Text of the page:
3. et pourquoi pas:

    size_t fast_validate_ascii(unsigned char* src, long len) {
    __m128i minusbyte = _mm_set1_epi8(0x80);
    __m128i current_bytes = _mm_setzero_si128();

    size_t i = 0;
    for (; i + 15 < len; i += 16) {
    //we load our section, the length should be larger than 16
    current_bytes = _mm_loadu_si128((const __m128i *)(src + i));
    if (!_mm_testz_si128(minusbyte, current_bytes))
    return i;
    }

    // last part
    if (i < len) {
    char buffer[16];
    memset(buffer, 0, 16);
    memcpy(buffer, src + i, len - i);
    current_bytes = _mm_loadu_si128((const __m128i *)buffer);
    if (!_mm_testz_si128(minusbyte, current_bytes))
    return i;
    }

    return -1;

    }
    On teste directement le bit de signe pour chaque octet. Si tous les caractères sont en ascii on renvoie -1, sinon, on renvoie la position à partir de laquelle, on sait que dans une zone de 16 caractères se cache peut-être un UTF8.

  4. oups… I forgot that on certain platforms, size_t is unsigned…

    long fast_validate_ascii(unsigned char* src, long len) {
    __m128i minusbyte = _mm_set1_epi8(0x80);
    __m128i current_bytes = _mm_setzero_si128();

    long i = 0;
    for (; i + 15 < len; i += 16) {
    //we load our section, the length should be larger than 16
    current_bytes = _mm_loadu_si128((const __m128i *)(src + i));
    if (!_mm_testz_si128(minusbyte, current_bytes))
    return i;
    }

    // last part
    if (i < len) {
    char buffer[16];
    memset(buffer, 0, 16);
    memcpy(buffer, src + i, len – i);
    current_bytes = _mm_loadu_si128((const __m128i *)buffer);
    if (!_mm_testz_si128(minusbyte, current_bytes))
    return i;
    }

    return -1;

    }

    1. Your code is fine, but it is slower if you expect the content to be valid ASCII…

      validate_ascii_fast(data, N)                                    :  0.086 cycles per operation (best)    0.087 cycles per operation (avg)
      clauderoux_validate_ascii(data, N)                              :  0.106 cycles per operation (best)    0.106 cycles per operation (avg)
      

      So it becomes a data-dependent engineering issue.

      1. I see… That’s quite fascinating. It means that _mm_testz_si128 is much slower than doing a “gt” comparison and a OR bitwise…

        Which is quite surprising since all this instruction does is a AND bitwise then a check on 0.

        Still more than 10 times slower is very weird…

        However, I implemented this routine in my own code, and I have a 25% improvement on checking out if a string is UTF8 or in converting it from UTF8 (or various latin table characters) to Unicode…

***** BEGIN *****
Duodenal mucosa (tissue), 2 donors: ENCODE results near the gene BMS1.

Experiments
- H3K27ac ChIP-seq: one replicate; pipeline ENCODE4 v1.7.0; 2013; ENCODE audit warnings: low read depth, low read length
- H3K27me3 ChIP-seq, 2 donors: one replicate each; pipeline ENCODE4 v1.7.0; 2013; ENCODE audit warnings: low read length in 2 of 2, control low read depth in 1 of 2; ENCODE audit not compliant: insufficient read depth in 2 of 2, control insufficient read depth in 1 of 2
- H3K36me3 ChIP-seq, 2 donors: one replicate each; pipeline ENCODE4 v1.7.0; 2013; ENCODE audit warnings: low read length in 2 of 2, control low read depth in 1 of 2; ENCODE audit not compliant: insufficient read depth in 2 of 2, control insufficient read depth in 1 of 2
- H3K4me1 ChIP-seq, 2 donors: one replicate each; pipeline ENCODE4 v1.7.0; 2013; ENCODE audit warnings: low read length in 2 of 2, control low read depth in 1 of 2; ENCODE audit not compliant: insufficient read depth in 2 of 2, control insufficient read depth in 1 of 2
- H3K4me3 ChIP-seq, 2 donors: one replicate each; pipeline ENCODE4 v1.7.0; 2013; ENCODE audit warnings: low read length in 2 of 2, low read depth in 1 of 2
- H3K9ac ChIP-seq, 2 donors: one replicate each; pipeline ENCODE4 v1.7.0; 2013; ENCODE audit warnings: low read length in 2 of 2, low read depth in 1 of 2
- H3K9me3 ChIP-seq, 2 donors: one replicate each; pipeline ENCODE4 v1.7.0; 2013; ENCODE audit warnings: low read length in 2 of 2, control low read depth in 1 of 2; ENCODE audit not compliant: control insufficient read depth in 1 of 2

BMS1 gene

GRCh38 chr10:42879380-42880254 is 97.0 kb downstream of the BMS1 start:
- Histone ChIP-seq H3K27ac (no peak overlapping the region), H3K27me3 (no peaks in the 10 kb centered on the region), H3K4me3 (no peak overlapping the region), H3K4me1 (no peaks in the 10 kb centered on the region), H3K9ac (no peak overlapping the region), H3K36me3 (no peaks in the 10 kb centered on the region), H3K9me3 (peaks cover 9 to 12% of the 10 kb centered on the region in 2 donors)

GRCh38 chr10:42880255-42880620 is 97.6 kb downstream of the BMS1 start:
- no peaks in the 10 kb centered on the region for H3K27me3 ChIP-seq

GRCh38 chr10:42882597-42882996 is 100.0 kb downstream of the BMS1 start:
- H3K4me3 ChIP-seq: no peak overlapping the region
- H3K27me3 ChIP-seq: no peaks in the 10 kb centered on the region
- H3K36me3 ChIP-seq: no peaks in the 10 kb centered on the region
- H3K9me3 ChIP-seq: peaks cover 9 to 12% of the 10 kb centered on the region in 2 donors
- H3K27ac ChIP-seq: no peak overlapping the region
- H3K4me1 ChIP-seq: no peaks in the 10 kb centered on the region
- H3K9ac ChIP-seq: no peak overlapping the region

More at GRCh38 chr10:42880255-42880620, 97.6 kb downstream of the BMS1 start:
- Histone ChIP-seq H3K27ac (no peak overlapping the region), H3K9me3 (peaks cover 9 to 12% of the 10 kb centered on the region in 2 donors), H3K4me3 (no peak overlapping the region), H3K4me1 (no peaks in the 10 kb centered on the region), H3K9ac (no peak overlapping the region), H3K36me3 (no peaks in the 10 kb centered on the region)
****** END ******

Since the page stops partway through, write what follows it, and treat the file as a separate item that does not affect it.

It also works on Mac OS, my main platform of development. I haven’t tested yet on Windows, but I guess I should expect the same results…

        1. According to Agner Fog, the relevant instruction (ptest) counts for two muops and has a latency of 3 cycles. Note that you are also adding an extra branch (that depends on a high latency instruction).

          Still more than 10 times slower is very weird…

          What is 10 times slower than what?

  5. This perform pretty badly if the first character of a large string is invalid utf-8 because it still scans the whole string till the end.

    1. This perform pretty badly if the first character of a large string is invalid utf-8 because it still scans the whole string till the end.

      The blog post assumes that most of your data is valid UTF-8 and that it is an exceptional case when it is invalid.

      If you expect the data to be frequently invalid UTF-8, then you need to proceed differently.

  6. SIMD does not seem required for the ASCII validation function. The following non-SIMD version is almost as fast here (~0.08 cycle per operation on a Ryzen 7 with gcc 7.3.0):

    static bool validate_ascii_fast(const char *src, size_t len) {
    const char* end = src + len;
    uint64_t mask1 = 0, mask2 = 0, mask3 = 0, mask4 = 0;

    for (; src < end - 32; src += 32) {
    const uint64_t* p = (const uint64_t*) src;
    mask1 |= p[0];
    mask2 |= p[1];
    mask3 |= p[2];
    mask4 |= p[3];
    }
    for (; src < end - 8; src += 8) {
    const uint64_t* p = (const uint64_t*) src;
    mask1 |= p[0];
    }
    uint8_t tail_mask = 0;
    for (; src < end; src++) {
    tail_mask |= * (const uint8_t*) src;
    }
    uint64_t final_mask = mask1 | mask2 | mask3 | mask4 | tail_mask;
    return !(final_mask & 0x8080808080808080);
    }